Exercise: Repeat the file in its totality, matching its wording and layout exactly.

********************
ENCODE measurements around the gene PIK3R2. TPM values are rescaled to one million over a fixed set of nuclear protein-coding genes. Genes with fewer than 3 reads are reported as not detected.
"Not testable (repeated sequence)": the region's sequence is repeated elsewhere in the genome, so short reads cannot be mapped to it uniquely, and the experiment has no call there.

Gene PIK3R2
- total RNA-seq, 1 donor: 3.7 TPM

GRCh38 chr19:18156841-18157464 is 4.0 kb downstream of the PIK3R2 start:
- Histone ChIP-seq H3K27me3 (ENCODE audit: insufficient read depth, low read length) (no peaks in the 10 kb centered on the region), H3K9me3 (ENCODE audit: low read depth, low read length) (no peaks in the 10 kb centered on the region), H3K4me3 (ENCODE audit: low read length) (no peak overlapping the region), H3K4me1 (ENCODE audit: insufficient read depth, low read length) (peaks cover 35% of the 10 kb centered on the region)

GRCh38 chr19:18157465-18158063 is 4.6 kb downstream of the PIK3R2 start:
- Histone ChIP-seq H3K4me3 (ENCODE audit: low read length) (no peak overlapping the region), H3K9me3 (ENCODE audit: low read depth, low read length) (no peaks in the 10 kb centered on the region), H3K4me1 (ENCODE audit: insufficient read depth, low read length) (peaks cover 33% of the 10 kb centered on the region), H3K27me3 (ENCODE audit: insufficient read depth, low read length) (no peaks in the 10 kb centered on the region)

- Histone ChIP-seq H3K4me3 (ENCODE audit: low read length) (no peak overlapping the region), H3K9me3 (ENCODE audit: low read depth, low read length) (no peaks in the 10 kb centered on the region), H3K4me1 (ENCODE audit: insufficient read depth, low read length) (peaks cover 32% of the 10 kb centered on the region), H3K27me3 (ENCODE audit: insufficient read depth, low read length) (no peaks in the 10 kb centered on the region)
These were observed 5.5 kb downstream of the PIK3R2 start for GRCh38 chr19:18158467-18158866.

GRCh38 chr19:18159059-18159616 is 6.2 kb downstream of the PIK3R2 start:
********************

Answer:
ENCODE measurements around the gene PIK3R2. TPM values are rescaled to one million over a fixed set of nuclear protein-coding genes. Genes with fewer than 3 reads are reported as not detected.
"Not testable (repeated sequence)": the region's sequence is repeated elsewhere in the genome, so short reads cannot be mapped to it uniquely, and the experiment has no call there.

Gene PIK3R2
- total RNA-seq, 1 donor: 3.7 TPM

GRCh38 chr19:18156841-18157464 is 4.0 kb downstream of the PIK3R2 start:
- Histone ChIP-seq H3K27me3 (ENCODE audit: insufficient read depth, low read length) (no peaks in the 10 kb centered on the region), H3K9me3 (ENCODE audit: low read depth, low read length) (no peaks in the 10 kb centered on the region), H3K4me3 (ENCODE audit: low read length) (no peak overlapping the region), H3K4me1 (ENCODE audit: insufficient read depth, low read length) (peaks cover 35% of the 10 kb centered on the region)

GRCh38 chr19:18157465-18158063 is 4.6 kb downstream of the PIK3R2 start:
- Histone ChIP-seq H3K4me3 (ENCODE audit: low read length) (no peak overlapping the region), H3K9me3 (ENCODE audit: low read depth, low read length) (no peaks in the 10 kb centered on the region), H3K4me1 (ENCODE audit: insufficient read depth, low read length) (peaks cover 33% of the 10 kb centered on the region), H3K27me3 (ENCODE audit: insufficient read depth, low read length) (no peaks in the 10 kb centered on the region)

- Histone ChIP-seq H3K4me3 (ENCODE audit: low read length) (no peak overlapping the region), H3K9me3 (ENCODE audit: low read depth, low read length) (no peaks in the 10 kb centered on the region), H3K4me1 (ENCODE audit: insufficient read depth, low read length) (peaks cover 32% of the 10 kb centered on the region), H3K27me3 (ENCODE audit: insufficient read depth, low read length) (no peaks in the 10 kb centered on the region)
These were observed 5.5 kb downstream of the PIK3R2 start for GRCh38 chr19:18158467-18158866.

GRCh38 chr19:18159059-18159616 is 6.2 kb downstream of the PIK3R2 start: